Scholarships and Grants

Scholarships & Grants

By Mark Kantrowitz, Publisher of FinAid.org and FastWeb.com

Scholarships are free money to help you pay for college. They do not need to be repaid. Some grants and scholarships are based on financial need (the difference between the total cost of college and ability to pay), some are based on academic, artistic or athletic merit, and others are based on unusual criteria, such as creating a prom costume out of duct tape, a scholarship for left-handed students or a scholarship for a student with a last name of Zolp.

There are scholarships available for older, independent students in addition to scholarships for traditional students who enter college immediately after graduating from high school. Most scholarships and other forms of financial aid do not discriminate based on age. A few are available only to college students who have not yet earned a Bachelor’s degree.

It is easy to find scholarships using a scholarship matching service like Fastweb. Fastweb is a free service. It takes about half an hour to complete a personal profile of your background, such as your grades, test scores, interests, hobbies and activities. This profile is matched against a very large database of scholarships, and you get an immediate list of all the scholarships that match your profile. You will see only those scholarships for which you are qualified.

The Fastweb database is updated daily. Whenever a new scholarship is added that matches your background profile, you will get an email message to tell you about it. The web site also has a lot of news, information and practical advice about planning and paying for college.

Your local public library or bookstore may include several popular scholarship listing books. While sites like FastWeb provide you with targeted information, books are better for random exploration. But before you use any book, check the copyright date. If the book is more than a year or two old, it may be too old to be useful, as many scholarships change important information every year. Also, be sure to apply only for scholarships for which you are eligible. Scholarship sponsors receive enough applications from qualified students that they will not consider any application that does not satisfy their selection criteria.

You can also find information about smaller local scholarships on bulletin boards in your local public library, high school guidance counselor’s office and college financial aid office. Some guidance counselors and college financial aid administrators will publicize scholarships in the school bulletin or newspaper. They may also distribute scholarship booklets that list scholarships that have been won by other students, or post lists of scholarships on their web sites.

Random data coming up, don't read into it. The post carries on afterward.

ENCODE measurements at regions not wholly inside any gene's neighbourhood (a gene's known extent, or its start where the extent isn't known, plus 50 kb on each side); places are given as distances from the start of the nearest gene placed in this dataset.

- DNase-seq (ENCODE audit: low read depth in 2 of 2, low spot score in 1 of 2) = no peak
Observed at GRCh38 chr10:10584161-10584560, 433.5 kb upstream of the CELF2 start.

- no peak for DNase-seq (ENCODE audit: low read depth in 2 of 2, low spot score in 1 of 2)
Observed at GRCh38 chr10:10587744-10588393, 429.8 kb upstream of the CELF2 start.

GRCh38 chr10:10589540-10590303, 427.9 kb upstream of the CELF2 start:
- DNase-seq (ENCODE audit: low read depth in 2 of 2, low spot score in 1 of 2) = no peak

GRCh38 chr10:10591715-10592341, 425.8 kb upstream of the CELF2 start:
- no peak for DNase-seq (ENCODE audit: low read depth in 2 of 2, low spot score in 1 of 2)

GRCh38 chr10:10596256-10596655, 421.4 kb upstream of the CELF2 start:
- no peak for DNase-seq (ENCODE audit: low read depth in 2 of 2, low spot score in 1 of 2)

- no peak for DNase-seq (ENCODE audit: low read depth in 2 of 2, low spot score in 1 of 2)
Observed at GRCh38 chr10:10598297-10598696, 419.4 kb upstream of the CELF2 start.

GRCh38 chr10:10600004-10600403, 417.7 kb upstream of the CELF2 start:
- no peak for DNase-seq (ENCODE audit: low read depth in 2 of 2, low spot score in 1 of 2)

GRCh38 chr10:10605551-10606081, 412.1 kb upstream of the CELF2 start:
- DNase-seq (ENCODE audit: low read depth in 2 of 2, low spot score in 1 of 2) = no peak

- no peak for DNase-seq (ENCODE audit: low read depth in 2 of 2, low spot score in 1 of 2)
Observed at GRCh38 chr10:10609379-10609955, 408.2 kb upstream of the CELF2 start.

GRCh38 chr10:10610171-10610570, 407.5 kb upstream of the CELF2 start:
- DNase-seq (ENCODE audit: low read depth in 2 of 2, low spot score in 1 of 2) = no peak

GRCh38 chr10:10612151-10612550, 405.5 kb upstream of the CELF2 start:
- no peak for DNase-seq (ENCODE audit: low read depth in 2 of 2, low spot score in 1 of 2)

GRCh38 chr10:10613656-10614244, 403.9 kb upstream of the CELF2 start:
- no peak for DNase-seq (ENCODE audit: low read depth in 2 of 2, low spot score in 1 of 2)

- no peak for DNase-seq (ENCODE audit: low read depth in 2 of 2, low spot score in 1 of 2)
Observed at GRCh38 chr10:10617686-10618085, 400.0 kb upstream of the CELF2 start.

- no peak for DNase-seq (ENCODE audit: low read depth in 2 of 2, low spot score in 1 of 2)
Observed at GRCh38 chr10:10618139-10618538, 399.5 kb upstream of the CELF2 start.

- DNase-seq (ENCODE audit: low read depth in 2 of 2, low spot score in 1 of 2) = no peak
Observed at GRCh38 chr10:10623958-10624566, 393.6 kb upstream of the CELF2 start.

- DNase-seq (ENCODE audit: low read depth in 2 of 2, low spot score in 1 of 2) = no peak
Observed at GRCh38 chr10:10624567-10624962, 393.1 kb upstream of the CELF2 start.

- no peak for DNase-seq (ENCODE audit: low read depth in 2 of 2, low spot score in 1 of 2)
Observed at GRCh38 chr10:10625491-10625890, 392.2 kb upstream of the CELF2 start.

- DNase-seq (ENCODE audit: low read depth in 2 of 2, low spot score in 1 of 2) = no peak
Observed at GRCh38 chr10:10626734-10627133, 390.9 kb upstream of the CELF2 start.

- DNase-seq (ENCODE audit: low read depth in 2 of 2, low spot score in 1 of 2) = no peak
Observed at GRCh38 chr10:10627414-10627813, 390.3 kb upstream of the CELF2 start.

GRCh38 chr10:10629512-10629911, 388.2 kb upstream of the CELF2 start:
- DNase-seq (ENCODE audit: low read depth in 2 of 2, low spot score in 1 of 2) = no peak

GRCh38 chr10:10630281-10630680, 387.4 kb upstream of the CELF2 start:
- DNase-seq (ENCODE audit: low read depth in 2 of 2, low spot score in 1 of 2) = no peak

Another good resource is the coupon section of your local Sunday newspaper. National scholarship programs often advertise there.

Start searching for scholarships as soon as possible. There are scholarships with deadlines throughout the year, so the sooner you start searching, the more scholarships you will find. You should continue searching for scholarships after you are enrolled in college, as there are some scholarships that are available only to current college students.

If you win a renewable scholarship, which gives you money every year you are in college, note the requirements for keeping the scholarship. Often you will need to get good grades to keep the scholarship and send a short progress report to the sponsor once a year. You might also need to get involved in community service or other activities.

Beware of scholarship scams. There are many con artists who try to scam you by posing as scholarship providers. Usually they will try to get you to pay them money, by calling it an application fee or taxes or something else that sounds reasonable. Beware of scholarships that charge any kind of a fee, even if it is just a few dollars. If you have to pay money to get money, it is probably a scam. Never invest more than a postage stamp to find out information about scholarships or to apply for scholarships. Nobody can guarantee that you’ll win a scholarship. Also be careful about giving out your Social Security Number, bank account number of credit card number to any scholarship providers.

Mark Kantrowitz is an expert on paying for college. He is publisher of FinAid.org and Fastweb.com, the leading free web sites for information about student financial aid, student loans and scholarships.

Comments are closed.